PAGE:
How to Handle a Creditor Who Threatens to Sue

Опубликовал Admin
7-10-2016, 02:40
In a debt collection attempt, a creditor may threaten to bring a lawsuit, or sue, in order to force payment on a delinquent debt. Collection agencies can, by law, sue those who default on a debt for the amount of the debt plus any accrued interest and/or penalty fees. However, creditor harassment, as it is defined by the Fair Debt Collection Practices Act (FDCPA), is illegal and punishable in a court of law. If you are dealing with debt collection agents, it is important that you know how to handle the situation appropriately, so as to protect your rights and stay on the correct side of the law. Follow these guidelines for how to handle a creditor who threatens to sue.


  1. Determine if the creditor is acting within legal guidelines. Attempting to collect a debt under any of the following circumstances is considered creditor harassment:
    • Business debt. Creditors can only make collection attempts on consumer debt.
    • Inappropriate times. Collectors cannot call you on Sundays, or anytime between 9 at night and 8 in the morning.
    • Abusive or foul language. Harassing creditors often use curse words and/or threaten personal or property damage, or to put you behind bars.
  2. Take action against harassing creditors. If you find that the creditor is not acting inside the law, then you may take steps to hold the creditor accountable for illegal actions.
    • File a complaint with the Federal Trade Commission (FTC). The FTC will investigate the creditor's business practices for free and, if the creditor is found guilty of illegal business practices, the FTC could remove the business's credit license. However, the FTC cannot do anything to settle your issue with the creditor.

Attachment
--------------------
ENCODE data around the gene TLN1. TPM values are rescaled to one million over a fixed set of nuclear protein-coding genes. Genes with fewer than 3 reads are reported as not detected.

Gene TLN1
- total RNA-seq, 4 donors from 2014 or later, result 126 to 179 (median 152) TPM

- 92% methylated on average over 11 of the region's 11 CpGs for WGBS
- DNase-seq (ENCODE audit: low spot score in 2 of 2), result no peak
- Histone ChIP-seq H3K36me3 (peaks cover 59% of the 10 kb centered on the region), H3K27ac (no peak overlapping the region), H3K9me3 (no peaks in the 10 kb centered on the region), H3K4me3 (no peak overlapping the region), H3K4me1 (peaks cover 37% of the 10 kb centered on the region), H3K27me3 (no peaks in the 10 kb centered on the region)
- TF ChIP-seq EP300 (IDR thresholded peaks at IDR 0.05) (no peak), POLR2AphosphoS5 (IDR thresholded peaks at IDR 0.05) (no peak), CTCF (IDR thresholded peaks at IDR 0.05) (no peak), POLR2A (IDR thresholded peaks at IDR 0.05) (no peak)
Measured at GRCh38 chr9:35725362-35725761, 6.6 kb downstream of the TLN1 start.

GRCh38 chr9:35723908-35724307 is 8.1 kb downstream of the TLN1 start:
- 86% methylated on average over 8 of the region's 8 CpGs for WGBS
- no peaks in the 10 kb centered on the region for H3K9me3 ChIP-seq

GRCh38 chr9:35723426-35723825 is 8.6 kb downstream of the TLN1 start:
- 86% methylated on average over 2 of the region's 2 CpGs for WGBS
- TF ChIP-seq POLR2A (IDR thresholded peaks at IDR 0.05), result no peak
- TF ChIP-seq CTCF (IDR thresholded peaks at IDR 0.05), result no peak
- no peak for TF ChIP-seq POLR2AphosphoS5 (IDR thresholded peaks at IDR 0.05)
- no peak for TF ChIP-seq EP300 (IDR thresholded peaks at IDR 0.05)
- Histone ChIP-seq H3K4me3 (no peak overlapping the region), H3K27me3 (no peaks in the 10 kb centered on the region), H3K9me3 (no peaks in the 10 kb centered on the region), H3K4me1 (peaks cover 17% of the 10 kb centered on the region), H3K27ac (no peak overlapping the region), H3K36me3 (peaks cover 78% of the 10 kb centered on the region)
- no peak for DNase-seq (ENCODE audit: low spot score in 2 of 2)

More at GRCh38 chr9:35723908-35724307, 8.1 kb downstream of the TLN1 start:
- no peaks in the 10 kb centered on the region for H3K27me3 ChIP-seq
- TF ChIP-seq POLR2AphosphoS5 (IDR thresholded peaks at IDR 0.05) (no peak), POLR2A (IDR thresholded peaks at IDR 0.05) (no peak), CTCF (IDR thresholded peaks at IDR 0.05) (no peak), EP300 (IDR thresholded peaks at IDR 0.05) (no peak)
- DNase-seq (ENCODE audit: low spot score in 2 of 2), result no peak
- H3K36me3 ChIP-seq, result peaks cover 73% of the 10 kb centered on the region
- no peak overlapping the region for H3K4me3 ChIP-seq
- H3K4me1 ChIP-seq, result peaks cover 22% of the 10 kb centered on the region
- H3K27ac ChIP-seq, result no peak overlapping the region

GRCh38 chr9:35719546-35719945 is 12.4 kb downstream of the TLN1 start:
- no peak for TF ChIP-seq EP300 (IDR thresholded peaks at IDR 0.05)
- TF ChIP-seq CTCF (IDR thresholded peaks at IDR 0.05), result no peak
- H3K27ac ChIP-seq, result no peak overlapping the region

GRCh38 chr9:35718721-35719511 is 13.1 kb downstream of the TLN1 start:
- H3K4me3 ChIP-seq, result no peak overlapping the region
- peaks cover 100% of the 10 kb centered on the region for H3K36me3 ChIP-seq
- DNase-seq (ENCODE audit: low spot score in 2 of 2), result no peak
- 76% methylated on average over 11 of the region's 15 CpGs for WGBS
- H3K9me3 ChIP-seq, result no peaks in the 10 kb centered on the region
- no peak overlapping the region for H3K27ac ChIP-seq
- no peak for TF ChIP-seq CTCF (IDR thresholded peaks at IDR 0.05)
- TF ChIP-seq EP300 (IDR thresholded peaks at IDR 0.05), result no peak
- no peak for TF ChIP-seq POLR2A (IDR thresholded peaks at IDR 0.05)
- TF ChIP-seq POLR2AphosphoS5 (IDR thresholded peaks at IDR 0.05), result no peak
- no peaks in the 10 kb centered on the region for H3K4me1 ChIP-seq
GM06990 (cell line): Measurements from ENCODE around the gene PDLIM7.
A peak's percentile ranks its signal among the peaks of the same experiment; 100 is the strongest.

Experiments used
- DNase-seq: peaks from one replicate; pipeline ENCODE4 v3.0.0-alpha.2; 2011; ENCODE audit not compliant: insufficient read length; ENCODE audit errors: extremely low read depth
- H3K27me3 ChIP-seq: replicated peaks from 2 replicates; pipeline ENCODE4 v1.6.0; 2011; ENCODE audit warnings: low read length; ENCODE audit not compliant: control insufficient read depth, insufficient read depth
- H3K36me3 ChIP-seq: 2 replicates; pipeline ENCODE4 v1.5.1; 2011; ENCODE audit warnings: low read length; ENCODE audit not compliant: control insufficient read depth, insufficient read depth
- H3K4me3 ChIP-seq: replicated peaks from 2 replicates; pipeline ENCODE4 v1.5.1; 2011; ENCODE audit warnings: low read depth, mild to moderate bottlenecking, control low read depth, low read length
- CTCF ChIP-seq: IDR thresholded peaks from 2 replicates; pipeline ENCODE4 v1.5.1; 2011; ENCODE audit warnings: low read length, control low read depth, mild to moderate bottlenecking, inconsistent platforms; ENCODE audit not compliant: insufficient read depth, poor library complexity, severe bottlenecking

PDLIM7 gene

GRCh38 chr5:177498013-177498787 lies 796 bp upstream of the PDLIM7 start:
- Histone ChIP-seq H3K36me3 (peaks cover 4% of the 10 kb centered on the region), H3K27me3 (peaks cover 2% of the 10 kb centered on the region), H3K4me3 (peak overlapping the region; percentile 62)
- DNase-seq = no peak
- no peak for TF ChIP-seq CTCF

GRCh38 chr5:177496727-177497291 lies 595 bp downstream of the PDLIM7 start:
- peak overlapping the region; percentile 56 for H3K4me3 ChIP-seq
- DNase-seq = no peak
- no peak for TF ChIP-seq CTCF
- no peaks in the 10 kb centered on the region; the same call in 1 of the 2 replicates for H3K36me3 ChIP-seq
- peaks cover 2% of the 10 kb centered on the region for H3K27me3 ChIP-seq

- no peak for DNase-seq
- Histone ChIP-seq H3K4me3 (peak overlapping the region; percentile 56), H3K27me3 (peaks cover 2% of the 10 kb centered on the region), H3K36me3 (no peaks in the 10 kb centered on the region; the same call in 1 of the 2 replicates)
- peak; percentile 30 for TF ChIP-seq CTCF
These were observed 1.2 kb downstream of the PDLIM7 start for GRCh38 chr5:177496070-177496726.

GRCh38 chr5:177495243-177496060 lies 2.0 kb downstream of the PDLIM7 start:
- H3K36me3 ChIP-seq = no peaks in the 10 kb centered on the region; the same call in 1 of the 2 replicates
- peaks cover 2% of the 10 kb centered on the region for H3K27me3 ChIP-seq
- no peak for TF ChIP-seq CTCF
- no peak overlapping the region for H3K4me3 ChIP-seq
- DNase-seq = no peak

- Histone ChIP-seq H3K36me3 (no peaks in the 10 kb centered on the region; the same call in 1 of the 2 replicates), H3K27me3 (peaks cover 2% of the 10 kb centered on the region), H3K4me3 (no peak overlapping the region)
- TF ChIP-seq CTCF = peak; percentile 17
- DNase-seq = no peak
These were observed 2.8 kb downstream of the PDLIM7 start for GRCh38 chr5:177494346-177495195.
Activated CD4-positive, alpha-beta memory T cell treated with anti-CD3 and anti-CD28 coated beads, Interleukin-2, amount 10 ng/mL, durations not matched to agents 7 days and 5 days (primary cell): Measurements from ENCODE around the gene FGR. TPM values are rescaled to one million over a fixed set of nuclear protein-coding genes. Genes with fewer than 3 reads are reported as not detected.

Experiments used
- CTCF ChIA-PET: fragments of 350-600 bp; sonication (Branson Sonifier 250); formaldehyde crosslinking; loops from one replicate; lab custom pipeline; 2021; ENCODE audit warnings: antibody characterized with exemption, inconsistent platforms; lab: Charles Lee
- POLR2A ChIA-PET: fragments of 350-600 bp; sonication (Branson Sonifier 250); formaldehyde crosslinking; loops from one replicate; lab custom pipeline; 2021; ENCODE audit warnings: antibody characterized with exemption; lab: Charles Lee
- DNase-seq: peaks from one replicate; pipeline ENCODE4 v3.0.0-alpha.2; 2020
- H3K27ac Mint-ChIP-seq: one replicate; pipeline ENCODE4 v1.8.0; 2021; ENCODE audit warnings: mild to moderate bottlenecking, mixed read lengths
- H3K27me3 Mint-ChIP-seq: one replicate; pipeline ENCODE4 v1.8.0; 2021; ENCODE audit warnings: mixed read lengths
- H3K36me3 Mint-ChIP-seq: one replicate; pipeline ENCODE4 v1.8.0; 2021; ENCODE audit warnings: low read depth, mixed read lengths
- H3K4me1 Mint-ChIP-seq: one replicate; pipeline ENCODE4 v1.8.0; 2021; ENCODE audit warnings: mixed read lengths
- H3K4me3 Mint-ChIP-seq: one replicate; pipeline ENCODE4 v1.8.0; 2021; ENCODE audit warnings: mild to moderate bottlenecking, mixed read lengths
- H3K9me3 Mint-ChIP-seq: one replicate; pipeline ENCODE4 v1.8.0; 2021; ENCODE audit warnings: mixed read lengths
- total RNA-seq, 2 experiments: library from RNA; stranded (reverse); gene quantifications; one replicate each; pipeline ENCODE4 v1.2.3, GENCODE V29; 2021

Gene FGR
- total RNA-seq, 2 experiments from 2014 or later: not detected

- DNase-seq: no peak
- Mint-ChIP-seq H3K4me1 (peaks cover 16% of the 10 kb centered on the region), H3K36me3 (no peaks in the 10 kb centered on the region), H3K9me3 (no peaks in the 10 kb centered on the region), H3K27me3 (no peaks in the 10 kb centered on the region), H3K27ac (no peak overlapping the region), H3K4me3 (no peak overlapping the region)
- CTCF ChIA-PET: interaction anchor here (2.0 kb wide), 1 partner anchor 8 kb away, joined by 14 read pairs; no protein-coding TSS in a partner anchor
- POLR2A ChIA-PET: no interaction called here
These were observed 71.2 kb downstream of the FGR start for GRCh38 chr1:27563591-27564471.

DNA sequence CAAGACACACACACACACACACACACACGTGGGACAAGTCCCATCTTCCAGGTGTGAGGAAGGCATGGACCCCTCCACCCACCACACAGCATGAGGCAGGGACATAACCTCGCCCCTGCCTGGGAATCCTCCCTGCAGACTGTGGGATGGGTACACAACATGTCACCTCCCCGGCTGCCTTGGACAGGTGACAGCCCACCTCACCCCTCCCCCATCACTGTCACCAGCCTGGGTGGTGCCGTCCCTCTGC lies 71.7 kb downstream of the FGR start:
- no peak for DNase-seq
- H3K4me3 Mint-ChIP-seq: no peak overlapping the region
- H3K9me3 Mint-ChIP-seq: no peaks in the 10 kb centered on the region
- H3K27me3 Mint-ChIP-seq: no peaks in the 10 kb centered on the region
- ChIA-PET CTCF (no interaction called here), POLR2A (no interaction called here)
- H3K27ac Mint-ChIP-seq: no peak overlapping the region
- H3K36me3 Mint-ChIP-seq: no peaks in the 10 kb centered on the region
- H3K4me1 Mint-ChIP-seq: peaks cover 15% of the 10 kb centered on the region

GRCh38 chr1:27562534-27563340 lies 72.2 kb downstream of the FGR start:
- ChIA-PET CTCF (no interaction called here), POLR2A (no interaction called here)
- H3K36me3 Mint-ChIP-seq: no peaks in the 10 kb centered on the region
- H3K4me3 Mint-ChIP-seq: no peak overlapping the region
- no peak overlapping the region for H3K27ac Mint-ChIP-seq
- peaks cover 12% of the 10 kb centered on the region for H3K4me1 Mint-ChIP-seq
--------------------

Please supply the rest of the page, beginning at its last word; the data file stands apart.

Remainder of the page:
• Take the creditor to small-claims court. This is a cost-conscious alternative to hiring an attorney, as small-claims cases are relatively inexpensive and you do not have to hire legal representation to file a small-claims case. In small-claims court, you may sue the creditor for harassment, for pursuing a debt that you do not owe, for attempting to collect an inaccurate amount or for incorrectly reporting your account details to credit agencies. Just remember that you will still be held accountable for any money you owe the creditor.
  3. Work with the creditor to clear your debt. If you owe the debt, then you will have to resolve the matter, whether you have the money to pay the debt or not. Find out the account number, account balance and the length of time the account has been past due so that you can evaluate your ability to repay the debt, then consider the following options:
    • Ask to establish a payment plan with the creditor. A debt collection agent should be prepared to set your account up under new repayment terms, as agreed on by you and the creditor. Once you enter into a payment plan, the debt collection attempts should end. However, if you do not honor the agreement, the creditor will start contacting you again, and could eventually sue.
    • Tell the creditor you have filed for bankruptcy. Once you are able to give the creditor your attorney's name and/or bankruptcy case number, that creditor can no longer attempt to collect the debt.
  4. Send the creditor a certified letter requesting an end to contact. You may do this in addition to, or instead of, working with the creditor to clear your debt. Include your name, current address, previous address (as listed with the creditor), account number and a detailed account of the creditor's attempts to collect and your inability or unwillingness to pay, and close the letter by instructing the creditor not to contact you anymore. By law, the creditor will no longer be able to contact you regarding that debt after you send a written request to cease communication. However, the creditor may still opt to sue you.


  • If you are unsure of your rights, the nature of your debt or about whether or not you are dealing with creditor harassment, consult an attorney.
  • Creditors will often settle a debt for a fraction of the balance if you can offer a lump sum payment. If you can afford to settle, ask the debt collection agent to speak to a manager about making a settlement offer.


  • Be aware that you have to prove the actions of harassing creditors in court.
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